The onset of symptoms from VHL disease can begin at any time, but most commonly they’ll begin between the ages of 18 and 30.

The symptoms of VHL are similar to the ones of tumors.

Tumors in your retina can lead to glaucoma or permanent vision loss. Tumors in your inner ear can lead to hearing loss.

Hemangioblastomas are also common and can cause ataxia, a condition where you have difficulty controlling your muscle movements.

Other common tumors associated with VHL disease include renal cell carcinoma, pancreatic neuroendocrine tumors, and pheochromocytomas.

There is no cure for VHL disease. Monitoring for growths is usually the focus of treatment, because most growths are treated more effectively when found early.

If you have VHL, you can expect to have an annual neurological examination along with an evaluation of your hearing, vision, and blood pressure. You will probably have blood and urine tests performed on an annual basis.

You will probably get an MRI every 1 to 2 years after you reach adolescence.

A doctor will help you decide on a treatment plan. In some cases, benign growths may be left alone. Some of the methods you might use to treat growths are listed.

If you have VHL disease and are planning to have biological children, you may consider genetic counseling.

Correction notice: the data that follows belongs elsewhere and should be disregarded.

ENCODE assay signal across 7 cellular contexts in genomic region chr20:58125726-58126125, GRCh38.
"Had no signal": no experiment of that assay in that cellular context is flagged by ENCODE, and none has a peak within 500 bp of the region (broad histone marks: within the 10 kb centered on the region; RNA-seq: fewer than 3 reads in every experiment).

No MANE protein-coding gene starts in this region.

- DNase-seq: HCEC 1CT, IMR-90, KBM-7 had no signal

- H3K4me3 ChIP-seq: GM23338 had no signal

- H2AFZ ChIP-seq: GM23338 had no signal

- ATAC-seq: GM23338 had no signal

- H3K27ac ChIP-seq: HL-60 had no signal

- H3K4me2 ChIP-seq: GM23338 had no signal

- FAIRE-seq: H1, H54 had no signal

Some people with VHL may be interested in various clinical trials, which can be found at www.clinicaltrials.gov or vhl.org.

If you have a family member with VHL disease, you should speak with a genetic counselor.

If you experience any of the symptoms, you should see a doctor.

  • Growths, or swelling, are the types of lump.
  • unexplained weight loss
  • unexplained pain
  • fatigue
  • Changes in the way that we digest.

Medical emergency

If you have been diagnosed with Von Hippel-Lindau disease, you should get medical attention immediately. These may include:

  • Altered mental state.
  • Difficult speaking
  • Difficult to control muscle movements.
  • There are sudden visual or hearing deficits.
  • There is a throbbing head.
  • nausea or vomiting

VHL disease is diagnosed through molecular genetic testing. A doctor might decide to pursue genetic testing if you have a family history of VHL disease or if you show symptoms of the condition, such as one or more hemangioblastomas.

“VHL disease and the tumors that it causes are important for your long-term outlook. Many people can reduce the disease’s effects when it’s combined with appropriate treatments.”

The average life expectancy for people with VHL disease is 67 for men and 60 for women, although these numbers have been getting closer to the general population figures as treatments improve.

Von Hippel-Lindau disease is a genetic disorder that is most often passed on, but could also be a de novo genetic abnormality. It causes your VHL to be faulty, which leads to unregulated cellular growths.

VHL symptoms are present in your late teens or twenties. Your brain, spine, kidneys, and pancreas are some of the common tumors.

Regular checkup with your doctor or specialist is important to detect and treat tumors early on.